Saturday, December 15, 2007

Preparing Space. Letting Go. Shedding.

“Why is there so much Lent in Advent? In this season of joy, why do I bump up against my wounds? The wise ones who journey with me remind me that there are cycles of shedding before there is conception, that birthing is painful and messy and loud, and that we find it so hard to let go, to open so that new life can emerge.” Jan L. Richardson, Night Visions

Preparing a space. Letting go. Shedding. Before me lies a table full of photos of a young girl. Me. I see my 2nd birthday; my fifth; another one or two. I think I look dorky. Sullen. Goofy. I think I look brilliant. Wise and beautiful. God’s perfect creation. One in need of constant shedding and letting go.

It is time to start letting go of resentments toward the imperfections of my childhood. I know that I was cared for although not always well. My parents were, after all, human—just like me. I was clothed in handmade creations. Were they made out of love or necessity or possibly both? At age eight, I fell off my bicycle and broke my front teeth and split my lip so badly that it would droop for several years until my mother took me for plastic surgery. Ironically, I appear to be most proud of my school picture taken after my teeth were broken for it is the only picture that bears my signature. The pictures are tiny and could easily have been lost over the years. I am grateful to see my young handwriting testifying to the spunk I had even in my brokenness.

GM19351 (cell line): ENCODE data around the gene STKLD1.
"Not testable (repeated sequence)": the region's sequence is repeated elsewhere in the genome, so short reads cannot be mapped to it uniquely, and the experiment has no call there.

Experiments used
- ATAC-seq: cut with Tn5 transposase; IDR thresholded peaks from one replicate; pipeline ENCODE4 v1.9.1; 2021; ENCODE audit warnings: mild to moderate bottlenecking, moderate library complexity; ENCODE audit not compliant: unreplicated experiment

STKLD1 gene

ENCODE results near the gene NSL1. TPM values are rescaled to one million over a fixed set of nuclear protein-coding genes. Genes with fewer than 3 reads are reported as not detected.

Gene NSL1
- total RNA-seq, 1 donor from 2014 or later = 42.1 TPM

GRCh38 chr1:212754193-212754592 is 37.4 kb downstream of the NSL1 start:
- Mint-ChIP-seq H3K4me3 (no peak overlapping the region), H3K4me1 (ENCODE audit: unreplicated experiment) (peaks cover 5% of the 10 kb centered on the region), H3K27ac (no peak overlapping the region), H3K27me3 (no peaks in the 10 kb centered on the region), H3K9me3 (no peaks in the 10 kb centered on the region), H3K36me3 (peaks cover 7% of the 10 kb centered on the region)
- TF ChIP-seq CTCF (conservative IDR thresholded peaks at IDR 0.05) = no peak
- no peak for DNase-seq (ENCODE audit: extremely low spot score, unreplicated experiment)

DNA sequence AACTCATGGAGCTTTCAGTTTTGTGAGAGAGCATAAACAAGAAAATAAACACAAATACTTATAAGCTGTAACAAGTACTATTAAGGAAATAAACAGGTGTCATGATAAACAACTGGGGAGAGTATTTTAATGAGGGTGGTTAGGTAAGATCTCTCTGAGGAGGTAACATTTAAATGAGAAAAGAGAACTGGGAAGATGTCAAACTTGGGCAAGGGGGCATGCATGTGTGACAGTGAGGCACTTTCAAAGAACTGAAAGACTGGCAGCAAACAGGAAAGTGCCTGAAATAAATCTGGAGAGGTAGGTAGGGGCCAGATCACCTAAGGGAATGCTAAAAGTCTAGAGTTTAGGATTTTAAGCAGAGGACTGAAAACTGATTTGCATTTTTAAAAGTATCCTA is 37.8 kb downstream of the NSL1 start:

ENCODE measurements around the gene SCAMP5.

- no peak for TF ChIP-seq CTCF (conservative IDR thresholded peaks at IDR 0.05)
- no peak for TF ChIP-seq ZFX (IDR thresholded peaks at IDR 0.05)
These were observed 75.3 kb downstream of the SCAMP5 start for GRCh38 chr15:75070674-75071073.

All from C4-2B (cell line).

I am grateful for the table full of pictures that I did not think existed. They show me that someone saw to it that my life was documented—perfectly & imprecisely. The school photos. A few snapshots. The glamour girl with my sixties “fall” (i.e. fake hair). A new bike at Christmas. The dangerous sled ride being pulled behind a mini-bike by my father. The trip to Niagara Falls that I wasn’t quite sure we had taken. My dad’s semi-truck. Skipper the dog. My cousin, Vicki who snuck olives from the table with me. My sophisticated sister and my skinny brother before he grew into his ears ☺. Mother holding me on the day I was born.

These photos are helping me shed that which I no longer need. They are marking the time to let love back in. My mother was a woman filled with imperfection. My father was often absent for long periods of time. Together, however, they raised three amazing children. “Good genes,” we’ve always said. “Good hearts” is probably more like it. This, of course, makes me think of my own children. May they grow up well in spite of me AND because of me. I love them the best I can…just as my parents loved me. Yes, it is a time of preparing space. Letting Go. Shedding. It is the time of Advent.